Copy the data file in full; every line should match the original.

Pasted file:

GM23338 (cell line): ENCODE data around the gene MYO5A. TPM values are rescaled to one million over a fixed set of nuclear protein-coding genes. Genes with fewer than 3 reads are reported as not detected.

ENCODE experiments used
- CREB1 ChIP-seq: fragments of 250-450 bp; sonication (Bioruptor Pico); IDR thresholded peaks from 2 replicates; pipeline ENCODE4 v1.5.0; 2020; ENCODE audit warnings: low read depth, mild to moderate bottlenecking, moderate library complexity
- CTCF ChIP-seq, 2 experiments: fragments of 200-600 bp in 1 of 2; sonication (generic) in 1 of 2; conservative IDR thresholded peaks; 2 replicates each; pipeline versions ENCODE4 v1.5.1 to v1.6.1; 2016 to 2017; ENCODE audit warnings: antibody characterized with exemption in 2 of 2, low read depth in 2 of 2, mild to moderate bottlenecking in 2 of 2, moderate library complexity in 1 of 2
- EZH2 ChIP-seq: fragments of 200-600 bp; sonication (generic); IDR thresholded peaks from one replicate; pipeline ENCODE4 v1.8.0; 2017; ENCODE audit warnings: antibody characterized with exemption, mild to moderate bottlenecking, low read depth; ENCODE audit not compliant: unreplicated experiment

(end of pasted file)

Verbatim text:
GM23338 (cell line): ENCODE data around the gene MYO5A. TPM values are rescaled to one million over a fixed set of nuclear protein-coding genes. Genes with fewer than 3 reads are reported as not detected.

ENCODE experiments used
- CREB1 ChIP-seq: fragments of 250-450 bp; sonication (Bioruptor Pico); IDR thresholded peaks from 2 replicates; pipeline ENCODE4 v1.5.0; 2020; ENCODE audit warnings: low read depth, mild to moderate bottlenecking, moderate library complexity
- CTCF ChIP-seq, 2 experiments: fragments of 200-600 bp in 1 of 2; sonication (generic) in 1 of 2; conservative IDR thresholded peaks; 2 replicates each; pipeline versions ENCODE4 v1.5.1 to v1.6.1; 2016 to 2017; ENCODE audit warnings: antibody characterized with exemption in 2 of 2, low read depth in 2 of 2, mild to moderate bottlenecking in 2 of 2, moderate library complexity in 1 of 2
- EZH2 ChIP-seq: fragments of 200-600 bp; sonication (generic); IDR thresholded peaks from one replicate; pipeline ENCODE4 v1.8.0; 2017; ENCODE audit warnings: antibody characterized with exemption, mild to moderate bottlenecking, low read depth; ENCODE audit not compliant: unreplicated experiment